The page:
Jakarta – In the view of Defense Minister Prabowo Subianto, it does not always have to be about military posturing, playing one superpower off another or having the armed forces scurrying about in the name of national security.
There is still a lot to be done during times of peace, whether that is to modernize decades-old artillery, build crucial interpersonal links with neighbors or just make a stake at keeping the peace in one's own backyard.
For the latter issue, Prabowo clearly put in the effort to speak at the 17th regional security summit known as the Manama Dialogue, a carbon copy of the Shangri-La Dialogue that is held in a territory considered at the heart of traditional United States foreign policy: the Middle East.
At the event, the former army general spelled out Indonesia's defense posture as one that "does not have territorial aspirations outside of Indonesia's national boundaries" and one that "has no need for projections of power" that stray too far outside of its region of influence.
That said, he also underlined the nation's commitment to maintaining relations with all countries and to stay neutral in disputes as a reflection of the Non-Aligned Movement.
As one part of Indonesia's twin-headed diplomatic machine, the Defense Ministry under Prabowo has played an understated yet effective role in maintaining ties with the country's many partners while "window-shopping" for new weapons systems and artillery.
Prabowo, for example, witnessed the contract signing for two Airbus A400M Atlas heavy transport aircraft, which can also provide air-to-air refueling capabilities to jet fighters, with an option of four more aircraft during the Dubai Airshow last week. In September, he witnessed the contract signing of two Arrowhead 140 frigates with British shipbuilder Babcock, undeterred by the United Kingdom's alliance with the US to provide Australia with nuclear-powered submarines.
This can-do attitude has helped the country get unstuck from its problem of maintaining an aging arsenal and the tight budgetary deficits that prevent it from spending big. It has also helped prevent Indonesia from getting pulled from all sides by the tense superpower rivalry that simmers in its own backyard.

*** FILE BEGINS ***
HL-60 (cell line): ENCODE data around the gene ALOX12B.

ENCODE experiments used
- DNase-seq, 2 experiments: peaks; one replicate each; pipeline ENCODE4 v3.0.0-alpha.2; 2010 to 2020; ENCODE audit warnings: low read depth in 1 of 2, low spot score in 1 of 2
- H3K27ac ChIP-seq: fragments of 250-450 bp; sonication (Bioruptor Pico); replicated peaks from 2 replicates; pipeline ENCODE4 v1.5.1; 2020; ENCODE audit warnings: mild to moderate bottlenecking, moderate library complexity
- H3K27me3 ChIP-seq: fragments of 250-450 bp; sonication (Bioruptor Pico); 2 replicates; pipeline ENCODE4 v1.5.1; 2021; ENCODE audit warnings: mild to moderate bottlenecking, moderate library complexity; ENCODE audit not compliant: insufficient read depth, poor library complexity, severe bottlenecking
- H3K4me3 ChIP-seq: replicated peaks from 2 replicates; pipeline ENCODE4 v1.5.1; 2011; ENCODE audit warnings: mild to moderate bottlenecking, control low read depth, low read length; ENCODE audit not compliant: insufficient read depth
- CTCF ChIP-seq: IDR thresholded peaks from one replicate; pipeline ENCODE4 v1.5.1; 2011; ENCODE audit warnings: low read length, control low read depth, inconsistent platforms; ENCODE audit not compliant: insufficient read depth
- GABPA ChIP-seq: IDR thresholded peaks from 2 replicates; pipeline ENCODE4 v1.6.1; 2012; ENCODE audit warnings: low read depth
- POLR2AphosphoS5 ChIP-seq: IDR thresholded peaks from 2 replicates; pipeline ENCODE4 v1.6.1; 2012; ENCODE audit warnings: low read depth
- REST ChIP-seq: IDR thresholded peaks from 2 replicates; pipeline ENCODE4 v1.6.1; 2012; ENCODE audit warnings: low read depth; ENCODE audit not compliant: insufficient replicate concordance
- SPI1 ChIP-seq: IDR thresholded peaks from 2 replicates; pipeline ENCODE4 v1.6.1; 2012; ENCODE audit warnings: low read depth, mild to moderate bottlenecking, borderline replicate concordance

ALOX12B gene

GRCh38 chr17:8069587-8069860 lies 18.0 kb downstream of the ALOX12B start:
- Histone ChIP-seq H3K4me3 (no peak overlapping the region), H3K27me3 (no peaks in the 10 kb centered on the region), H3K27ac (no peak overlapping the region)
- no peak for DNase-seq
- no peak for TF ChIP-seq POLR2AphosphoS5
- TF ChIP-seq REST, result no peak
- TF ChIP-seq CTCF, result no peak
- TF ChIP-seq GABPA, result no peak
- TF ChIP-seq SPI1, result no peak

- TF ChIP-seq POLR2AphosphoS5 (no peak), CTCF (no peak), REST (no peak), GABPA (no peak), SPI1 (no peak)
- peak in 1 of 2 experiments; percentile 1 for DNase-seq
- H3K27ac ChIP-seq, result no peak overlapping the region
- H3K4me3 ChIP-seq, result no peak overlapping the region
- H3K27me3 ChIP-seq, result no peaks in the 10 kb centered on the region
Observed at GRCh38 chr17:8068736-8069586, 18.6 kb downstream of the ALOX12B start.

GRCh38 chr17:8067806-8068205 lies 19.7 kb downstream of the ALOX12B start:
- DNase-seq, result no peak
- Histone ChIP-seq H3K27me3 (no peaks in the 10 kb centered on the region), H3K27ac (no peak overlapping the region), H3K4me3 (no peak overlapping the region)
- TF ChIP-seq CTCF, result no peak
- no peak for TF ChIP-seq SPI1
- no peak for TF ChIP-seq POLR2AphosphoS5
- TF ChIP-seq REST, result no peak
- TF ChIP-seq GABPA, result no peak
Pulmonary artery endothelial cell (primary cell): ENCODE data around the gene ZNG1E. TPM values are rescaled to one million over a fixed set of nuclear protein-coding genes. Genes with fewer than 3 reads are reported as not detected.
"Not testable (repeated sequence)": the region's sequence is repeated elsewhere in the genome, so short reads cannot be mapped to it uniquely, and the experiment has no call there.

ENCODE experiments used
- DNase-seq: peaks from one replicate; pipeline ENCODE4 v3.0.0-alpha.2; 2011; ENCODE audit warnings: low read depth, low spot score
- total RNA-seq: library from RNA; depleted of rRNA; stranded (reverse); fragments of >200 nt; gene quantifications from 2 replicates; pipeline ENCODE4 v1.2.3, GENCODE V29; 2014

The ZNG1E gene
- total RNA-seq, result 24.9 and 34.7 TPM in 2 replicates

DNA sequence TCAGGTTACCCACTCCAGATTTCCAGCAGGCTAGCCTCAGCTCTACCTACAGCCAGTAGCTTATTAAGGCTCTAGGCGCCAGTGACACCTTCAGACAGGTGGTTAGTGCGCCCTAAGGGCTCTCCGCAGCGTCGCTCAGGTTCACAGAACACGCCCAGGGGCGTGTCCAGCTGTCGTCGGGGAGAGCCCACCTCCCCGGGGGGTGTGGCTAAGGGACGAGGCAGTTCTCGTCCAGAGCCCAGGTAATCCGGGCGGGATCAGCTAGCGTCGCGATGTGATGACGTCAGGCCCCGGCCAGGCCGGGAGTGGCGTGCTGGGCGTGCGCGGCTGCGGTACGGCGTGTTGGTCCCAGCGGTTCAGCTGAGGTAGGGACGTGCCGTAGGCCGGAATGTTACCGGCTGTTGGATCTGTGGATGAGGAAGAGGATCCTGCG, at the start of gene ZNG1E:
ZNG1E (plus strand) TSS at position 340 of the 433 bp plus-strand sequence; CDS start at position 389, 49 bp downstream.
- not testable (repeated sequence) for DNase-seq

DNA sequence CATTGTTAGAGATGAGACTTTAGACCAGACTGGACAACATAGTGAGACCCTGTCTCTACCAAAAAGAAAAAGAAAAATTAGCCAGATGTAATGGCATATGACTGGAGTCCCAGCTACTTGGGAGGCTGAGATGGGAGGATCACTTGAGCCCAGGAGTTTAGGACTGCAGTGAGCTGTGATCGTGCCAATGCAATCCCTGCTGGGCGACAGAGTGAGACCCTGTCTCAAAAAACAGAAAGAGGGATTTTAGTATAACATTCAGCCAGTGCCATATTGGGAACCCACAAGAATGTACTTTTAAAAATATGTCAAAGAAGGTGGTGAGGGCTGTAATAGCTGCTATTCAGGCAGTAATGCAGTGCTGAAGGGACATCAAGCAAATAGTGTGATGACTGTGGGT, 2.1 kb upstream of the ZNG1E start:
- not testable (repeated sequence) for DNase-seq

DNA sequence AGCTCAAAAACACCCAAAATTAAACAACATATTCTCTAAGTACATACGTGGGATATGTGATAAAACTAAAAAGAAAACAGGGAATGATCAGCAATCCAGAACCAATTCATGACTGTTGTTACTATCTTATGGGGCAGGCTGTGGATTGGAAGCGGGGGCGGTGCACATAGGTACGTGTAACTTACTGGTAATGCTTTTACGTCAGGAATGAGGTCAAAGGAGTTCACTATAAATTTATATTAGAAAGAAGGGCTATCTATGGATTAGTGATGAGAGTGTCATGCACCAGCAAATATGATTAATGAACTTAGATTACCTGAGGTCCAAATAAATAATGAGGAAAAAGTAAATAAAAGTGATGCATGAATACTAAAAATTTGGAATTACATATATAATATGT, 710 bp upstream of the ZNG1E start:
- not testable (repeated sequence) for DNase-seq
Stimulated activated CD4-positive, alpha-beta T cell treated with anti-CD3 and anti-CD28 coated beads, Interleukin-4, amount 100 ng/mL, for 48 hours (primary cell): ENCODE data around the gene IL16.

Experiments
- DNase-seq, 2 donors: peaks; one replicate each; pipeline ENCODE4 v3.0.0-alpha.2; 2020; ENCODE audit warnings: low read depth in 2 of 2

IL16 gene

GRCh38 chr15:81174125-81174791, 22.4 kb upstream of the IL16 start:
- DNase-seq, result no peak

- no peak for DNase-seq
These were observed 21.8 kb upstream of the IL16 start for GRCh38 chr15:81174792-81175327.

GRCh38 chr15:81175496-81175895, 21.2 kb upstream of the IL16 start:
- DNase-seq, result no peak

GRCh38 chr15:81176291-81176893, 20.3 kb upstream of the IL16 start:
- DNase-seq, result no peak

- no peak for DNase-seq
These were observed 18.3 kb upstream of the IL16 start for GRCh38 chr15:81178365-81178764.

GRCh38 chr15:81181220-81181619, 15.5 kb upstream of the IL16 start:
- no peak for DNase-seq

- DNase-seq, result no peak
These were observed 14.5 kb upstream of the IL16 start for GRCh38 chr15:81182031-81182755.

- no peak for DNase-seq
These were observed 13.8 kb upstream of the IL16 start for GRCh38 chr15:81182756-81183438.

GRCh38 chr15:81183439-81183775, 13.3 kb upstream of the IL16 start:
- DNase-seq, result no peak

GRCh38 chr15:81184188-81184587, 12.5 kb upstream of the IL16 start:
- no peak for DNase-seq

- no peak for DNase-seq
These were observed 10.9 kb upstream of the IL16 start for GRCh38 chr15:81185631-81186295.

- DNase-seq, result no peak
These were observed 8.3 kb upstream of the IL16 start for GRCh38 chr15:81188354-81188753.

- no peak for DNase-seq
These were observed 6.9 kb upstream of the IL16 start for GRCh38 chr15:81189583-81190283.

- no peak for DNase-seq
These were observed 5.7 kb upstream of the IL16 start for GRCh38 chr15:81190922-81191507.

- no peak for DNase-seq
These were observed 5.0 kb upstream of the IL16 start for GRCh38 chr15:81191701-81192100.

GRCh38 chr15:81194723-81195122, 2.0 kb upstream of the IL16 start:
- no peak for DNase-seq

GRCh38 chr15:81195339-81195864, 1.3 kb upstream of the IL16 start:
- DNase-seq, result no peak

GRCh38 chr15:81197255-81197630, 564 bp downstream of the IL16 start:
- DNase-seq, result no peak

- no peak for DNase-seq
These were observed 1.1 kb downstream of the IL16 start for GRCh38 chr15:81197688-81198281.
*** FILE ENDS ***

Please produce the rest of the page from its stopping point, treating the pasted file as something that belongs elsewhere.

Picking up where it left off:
In this context, it should come as no surprise that Prabowo's first-ever physical meeting with US Defense Secretary Lloyd Austin in Bahrain during the weekend was replete with niceties but seemingly little else.
For the most part, their meeting could be seen as following up on the Aug. 1-14 Garuda Shield, a US Army Pacific-sponsored joint exercise hosted by the Indonesian Army in South Sumatra, East Kalimantan and North Sulawesi.
The ministers also spoke about officer education and training, a spokesperson for Prabowo said, while a Department of Defense spokesman said they also talked about the regional security environment. The Indo-Pacific was the running theme of their meeting, despite it being held far from the open waters of the Indian and Pacific oceans.
As it turns out, actions do speak louder than words.
Staying true to its independent and active foreign policy, Indonesia does not want to enter be seen as too closely allied to any foreign power. Instead, it wants to play the role of everyone's trusted friend – a moniker that is much needed at a time of great uncertainty in geopolitics that teases another probable Great Game.